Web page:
were discharged already. However, this is a weak argument, as Debtor
knew that his 1994 tax liability was a priority tax liability and did
not attempt to challenge it in his complaint for Adversary Proceeding
No. 197-1399. (Govt. Ex. R1.)
Second, Debtor argues that the reason he did not pay his taxes each year
was because, by the time April 15 came around each year, he did not have
enough money on hand to pay his taxes. (T1 at 9, 102, 109-110.) This
argument fails to convince this Court. Debtor did have the funds to pay
his tax liabilities. The evidence shows that Debtor could have easily
paid his tax obligations had he spent less money on tuition payments,
gifts, charitable contributions and child support payments in excess of
his obligations under the court-ordered arrangement with his ex-wife.
From 1986 to 1999, Debtor spent $420,000 on tuition payments, spent
approximately $62,725 on excess child support payments, made charitable
contributions in the amount of $68,389, gave gifts to his ex-wife and
close friends totaling $72,500 and made highly speculative investments
in which he lost $269,000. In comparison, Debtor accumulated total tax
liabilities of $288,277.60 of which a significant portion, if not all,
could have been paid within a reasonable amount of time had Debtor
refrained from spending all his money on the above-listed discretionary
expenses. In a recent case, under a similar set of facts, the Debtor, an
attorney, channeled money that could have been used for his tax
liabilities to personal expenses, such as paying his daughter's
"Ivy League" education, maintaining a country house and paying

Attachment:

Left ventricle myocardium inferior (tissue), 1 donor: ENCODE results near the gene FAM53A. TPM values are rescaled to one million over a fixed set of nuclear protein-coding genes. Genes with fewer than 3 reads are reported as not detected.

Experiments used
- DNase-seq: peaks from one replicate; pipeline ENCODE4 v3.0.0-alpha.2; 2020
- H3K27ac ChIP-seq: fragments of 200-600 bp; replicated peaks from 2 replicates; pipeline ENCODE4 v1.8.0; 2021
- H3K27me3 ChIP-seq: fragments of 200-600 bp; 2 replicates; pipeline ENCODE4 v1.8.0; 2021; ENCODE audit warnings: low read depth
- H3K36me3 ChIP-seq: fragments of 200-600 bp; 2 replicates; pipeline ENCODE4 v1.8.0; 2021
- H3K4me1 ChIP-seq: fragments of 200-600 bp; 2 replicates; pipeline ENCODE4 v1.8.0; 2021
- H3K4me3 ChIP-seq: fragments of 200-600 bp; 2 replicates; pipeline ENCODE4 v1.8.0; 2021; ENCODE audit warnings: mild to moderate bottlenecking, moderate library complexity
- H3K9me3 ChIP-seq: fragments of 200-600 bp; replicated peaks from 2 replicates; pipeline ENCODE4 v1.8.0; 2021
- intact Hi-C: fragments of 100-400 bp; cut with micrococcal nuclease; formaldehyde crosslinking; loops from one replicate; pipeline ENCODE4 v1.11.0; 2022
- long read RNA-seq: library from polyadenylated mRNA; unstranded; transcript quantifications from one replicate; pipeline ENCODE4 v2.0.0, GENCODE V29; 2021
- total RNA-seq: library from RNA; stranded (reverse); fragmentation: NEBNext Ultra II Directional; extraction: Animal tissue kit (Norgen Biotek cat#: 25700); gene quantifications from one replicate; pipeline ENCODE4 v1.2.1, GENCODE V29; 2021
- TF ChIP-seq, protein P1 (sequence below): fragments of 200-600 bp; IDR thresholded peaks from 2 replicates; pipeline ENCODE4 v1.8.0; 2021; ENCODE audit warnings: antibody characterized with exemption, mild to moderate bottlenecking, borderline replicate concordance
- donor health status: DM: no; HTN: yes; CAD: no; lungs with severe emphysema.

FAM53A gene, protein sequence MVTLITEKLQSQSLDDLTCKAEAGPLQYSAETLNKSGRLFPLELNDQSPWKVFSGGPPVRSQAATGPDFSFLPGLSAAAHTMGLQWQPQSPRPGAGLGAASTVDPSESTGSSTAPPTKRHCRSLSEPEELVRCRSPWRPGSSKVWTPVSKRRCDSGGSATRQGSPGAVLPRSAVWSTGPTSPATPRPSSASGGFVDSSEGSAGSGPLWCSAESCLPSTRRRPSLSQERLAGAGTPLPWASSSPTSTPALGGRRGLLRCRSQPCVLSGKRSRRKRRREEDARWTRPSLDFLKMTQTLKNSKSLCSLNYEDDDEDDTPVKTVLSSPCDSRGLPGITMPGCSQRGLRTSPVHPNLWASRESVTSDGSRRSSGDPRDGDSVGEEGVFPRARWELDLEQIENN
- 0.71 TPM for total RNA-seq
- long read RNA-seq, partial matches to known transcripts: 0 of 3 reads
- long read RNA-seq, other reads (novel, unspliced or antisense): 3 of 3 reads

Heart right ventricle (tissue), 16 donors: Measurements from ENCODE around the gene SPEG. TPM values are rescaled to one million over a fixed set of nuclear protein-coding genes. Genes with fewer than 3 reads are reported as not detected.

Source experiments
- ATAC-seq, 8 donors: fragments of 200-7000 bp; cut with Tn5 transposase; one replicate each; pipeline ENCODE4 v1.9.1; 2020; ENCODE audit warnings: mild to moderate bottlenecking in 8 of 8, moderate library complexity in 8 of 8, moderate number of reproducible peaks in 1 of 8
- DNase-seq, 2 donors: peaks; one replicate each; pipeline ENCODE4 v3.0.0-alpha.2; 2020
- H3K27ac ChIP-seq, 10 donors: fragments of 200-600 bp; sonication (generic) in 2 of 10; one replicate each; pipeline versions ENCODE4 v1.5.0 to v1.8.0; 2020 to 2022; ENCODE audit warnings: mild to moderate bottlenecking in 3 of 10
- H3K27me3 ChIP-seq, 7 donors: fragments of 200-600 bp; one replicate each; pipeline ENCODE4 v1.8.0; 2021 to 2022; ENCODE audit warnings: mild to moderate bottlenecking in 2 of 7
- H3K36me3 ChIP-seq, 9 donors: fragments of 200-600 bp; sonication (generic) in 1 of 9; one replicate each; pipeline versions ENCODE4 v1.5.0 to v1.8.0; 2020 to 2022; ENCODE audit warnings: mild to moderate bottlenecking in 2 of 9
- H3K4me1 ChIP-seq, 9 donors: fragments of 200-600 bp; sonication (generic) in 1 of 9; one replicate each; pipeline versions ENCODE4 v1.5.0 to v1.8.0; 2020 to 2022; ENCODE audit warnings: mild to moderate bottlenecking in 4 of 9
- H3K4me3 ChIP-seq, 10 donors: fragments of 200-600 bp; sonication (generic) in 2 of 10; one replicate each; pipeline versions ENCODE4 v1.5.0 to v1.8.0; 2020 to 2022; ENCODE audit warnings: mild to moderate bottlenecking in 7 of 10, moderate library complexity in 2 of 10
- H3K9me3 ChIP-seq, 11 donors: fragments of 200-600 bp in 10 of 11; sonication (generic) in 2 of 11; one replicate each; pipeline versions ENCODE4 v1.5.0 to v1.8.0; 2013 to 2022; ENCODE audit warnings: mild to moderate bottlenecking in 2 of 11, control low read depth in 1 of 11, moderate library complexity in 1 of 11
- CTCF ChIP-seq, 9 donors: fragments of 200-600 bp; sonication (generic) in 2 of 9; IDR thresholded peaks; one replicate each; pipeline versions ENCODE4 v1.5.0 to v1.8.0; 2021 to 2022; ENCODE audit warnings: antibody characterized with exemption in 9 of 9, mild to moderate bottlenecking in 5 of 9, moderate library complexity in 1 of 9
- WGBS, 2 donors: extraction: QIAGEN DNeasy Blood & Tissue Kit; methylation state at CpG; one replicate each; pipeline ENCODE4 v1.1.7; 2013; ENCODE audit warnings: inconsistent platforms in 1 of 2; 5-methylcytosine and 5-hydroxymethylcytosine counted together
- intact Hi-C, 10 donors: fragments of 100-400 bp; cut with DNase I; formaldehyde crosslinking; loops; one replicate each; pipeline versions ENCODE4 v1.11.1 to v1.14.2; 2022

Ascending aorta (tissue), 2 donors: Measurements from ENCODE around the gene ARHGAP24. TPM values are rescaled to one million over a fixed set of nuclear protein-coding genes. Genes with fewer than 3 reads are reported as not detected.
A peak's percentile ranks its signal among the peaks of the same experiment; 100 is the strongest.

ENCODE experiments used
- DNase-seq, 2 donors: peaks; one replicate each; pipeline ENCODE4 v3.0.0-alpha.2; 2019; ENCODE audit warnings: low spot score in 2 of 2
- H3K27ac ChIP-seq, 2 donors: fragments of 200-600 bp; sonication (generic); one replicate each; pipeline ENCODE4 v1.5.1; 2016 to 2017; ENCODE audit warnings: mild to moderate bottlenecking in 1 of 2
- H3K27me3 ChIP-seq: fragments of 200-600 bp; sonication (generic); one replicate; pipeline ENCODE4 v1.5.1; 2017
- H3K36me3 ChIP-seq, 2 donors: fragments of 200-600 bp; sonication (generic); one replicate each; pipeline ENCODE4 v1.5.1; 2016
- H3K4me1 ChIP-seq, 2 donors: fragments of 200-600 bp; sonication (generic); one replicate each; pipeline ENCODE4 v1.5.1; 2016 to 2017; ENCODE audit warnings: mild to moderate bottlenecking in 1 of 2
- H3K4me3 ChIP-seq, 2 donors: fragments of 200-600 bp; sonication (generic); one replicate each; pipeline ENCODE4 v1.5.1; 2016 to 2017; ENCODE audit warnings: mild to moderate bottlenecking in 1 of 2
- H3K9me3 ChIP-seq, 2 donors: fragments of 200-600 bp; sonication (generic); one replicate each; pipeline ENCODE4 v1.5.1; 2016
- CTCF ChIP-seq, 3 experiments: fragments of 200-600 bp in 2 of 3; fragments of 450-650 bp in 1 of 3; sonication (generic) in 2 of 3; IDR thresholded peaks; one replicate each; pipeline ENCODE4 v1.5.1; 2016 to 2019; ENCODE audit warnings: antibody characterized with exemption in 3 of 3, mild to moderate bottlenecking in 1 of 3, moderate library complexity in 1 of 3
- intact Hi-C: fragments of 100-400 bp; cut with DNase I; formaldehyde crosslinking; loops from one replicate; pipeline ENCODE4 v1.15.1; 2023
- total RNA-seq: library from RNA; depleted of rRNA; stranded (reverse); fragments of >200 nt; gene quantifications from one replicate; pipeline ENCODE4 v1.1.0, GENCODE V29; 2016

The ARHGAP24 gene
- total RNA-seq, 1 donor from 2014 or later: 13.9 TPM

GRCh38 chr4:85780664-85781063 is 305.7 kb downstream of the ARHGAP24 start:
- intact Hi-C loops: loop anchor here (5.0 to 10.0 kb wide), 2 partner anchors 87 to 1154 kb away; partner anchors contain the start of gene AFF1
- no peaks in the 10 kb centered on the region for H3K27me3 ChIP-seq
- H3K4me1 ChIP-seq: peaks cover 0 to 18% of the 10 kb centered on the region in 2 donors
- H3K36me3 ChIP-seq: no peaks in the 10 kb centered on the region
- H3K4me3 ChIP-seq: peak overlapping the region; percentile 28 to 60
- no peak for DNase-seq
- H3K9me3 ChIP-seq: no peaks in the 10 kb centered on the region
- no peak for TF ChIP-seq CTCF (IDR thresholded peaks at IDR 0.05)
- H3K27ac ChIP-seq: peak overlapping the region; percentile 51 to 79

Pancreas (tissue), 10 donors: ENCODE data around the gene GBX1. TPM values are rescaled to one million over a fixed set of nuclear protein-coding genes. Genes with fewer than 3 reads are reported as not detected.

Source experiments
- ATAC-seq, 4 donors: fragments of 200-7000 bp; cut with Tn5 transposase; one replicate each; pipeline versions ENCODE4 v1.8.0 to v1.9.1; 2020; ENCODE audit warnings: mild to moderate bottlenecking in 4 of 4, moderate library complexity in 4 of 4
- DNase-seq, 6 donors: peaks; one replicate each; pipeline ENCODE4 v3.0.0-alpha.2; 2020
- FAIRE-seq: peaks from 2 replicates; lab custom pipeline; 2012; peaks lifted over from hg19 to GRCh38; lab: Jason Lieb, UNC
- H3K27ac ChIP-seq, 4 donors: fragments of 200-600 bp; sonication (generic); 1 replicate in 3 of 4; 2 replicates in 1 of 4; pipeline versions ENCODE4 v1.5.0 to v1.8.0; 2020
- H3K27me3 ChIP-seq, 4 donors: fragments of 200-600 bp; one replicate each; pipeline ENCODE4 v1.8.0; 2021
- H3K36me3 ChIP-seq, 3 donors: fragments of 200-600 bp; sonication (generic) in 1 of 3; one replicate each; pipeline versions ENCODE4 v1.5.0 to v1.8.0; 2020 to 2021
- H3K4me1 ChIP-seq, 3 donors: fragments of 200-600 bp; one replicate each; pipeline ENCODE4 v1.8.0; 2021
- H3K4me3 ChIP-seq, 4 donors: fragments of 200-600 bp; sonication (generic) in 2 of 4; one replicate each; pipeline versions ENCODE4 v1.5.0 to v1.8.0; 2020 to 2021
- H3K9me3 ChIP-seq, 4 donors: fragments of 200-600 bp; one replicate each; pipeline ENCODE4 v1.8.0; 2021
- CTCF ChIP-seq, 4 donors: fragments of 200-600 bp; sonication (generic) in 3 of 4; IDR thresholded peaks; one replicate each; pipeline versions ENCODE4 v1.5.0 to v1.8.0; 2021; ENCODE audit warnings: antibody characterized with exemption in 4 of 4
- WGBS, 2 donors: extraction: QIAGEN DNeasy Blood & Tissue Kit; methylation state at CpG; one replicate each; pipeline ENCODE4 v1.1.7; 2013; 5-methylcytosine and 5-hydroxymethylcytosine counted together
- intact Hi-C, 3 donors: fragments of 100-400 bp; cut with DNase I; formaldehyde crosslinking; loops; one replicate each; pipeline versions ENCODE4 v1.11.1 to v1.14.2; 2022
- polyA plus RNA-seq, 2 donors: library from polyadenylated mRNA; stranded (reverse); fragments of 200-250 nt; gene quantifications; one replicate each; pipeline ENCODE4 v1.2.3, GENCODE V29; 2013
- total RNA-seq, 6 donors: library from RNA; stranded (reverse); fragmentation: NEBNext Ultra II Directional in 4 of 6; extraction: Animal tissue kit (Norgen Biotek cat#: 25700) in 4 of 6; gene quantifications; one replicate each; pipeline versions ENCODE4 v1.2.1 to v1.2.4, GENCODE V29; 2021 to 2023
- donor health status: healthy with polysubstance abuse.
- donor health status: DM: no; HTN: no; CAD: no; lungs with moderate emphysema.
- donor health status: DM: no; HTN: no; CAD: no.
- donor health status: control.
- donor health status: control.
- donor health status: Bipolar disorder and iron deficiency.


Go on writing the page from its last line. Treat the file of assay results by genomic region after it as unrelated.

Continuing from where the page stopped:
his wife's tax liabilities. In re Haesloop [ 2000-2
USTC ¶50,757], 2000 WL 1607316 (Bankr.
2000). In that case, the court found that had debtor made reasonable
adjustments to his standard of living he could have easily paid his tax
debt in full and held that the debtor willfully attempted to evade or
defeat his tax obligations within the meaning of §523(a)(1)(C). The
fact that the debtor's income, in Haesloop, was $275,000 per year
and Debtor's income, on average during the relevant period, was $67,000
per year, makes no difference. Had Debtor refrained from spending more
than half his income on discretionary expenses such as private education
and excess child support payments, he would have easily been able to pay
his tax obligations within a reasonable period of time.
Furthermore, this Court rejects Debtor's related argument that he led a
frugal modest lifestyle and that he was faced with "Hobson's
Choice" between payments of his tax obligations on the one hand,
and financial contributions and support to his family on the other.
(Debtor's Post-Trial Memorandum of Law, at 5.) Courts have held that a
debtor has willfully evaded his taxes under §523(a)(1)(C) where he had
the wherewithal to pay his tax obligations but chose to apply his income
to discretionary expenses such as private education for his children and
financial support to his family members. In re Haesloop [ 2000-2
USTC ¶50,757], 2000 WL 1607316, In re Wright, 191
B.R. 291, 295 (S.D. N.Y. 1995) (debtor spent "thousands of
dollars" on tuition payment for Ivy League education for his
children, paid substantial credit card charges of wife and daughter, and
helped support his brother and mother); In re Eleazar, 271 B.R.
766 (Bankr. D. N.J. 2001) (debtor paid substantial credit card debt of
his family member). Debtors do not owe a duty to supply their children
with nonessential luxuries such as private education absent some
evidence that the debtor's children would not be served by a public
school education. In Re
, 209 B.R. 823, 828 (Bankr. N.D. N.Y. 1996).
Debtor claims that as an Orthodox Jew he has an obligation to send his
children to Jewish day schools. (T1 at 113.) While there is no case
directly addressing whether a debtor has a constitutional right to send
his children to religious school, courts have held that a debtor does
not have a constitutional right to make charitable contributions under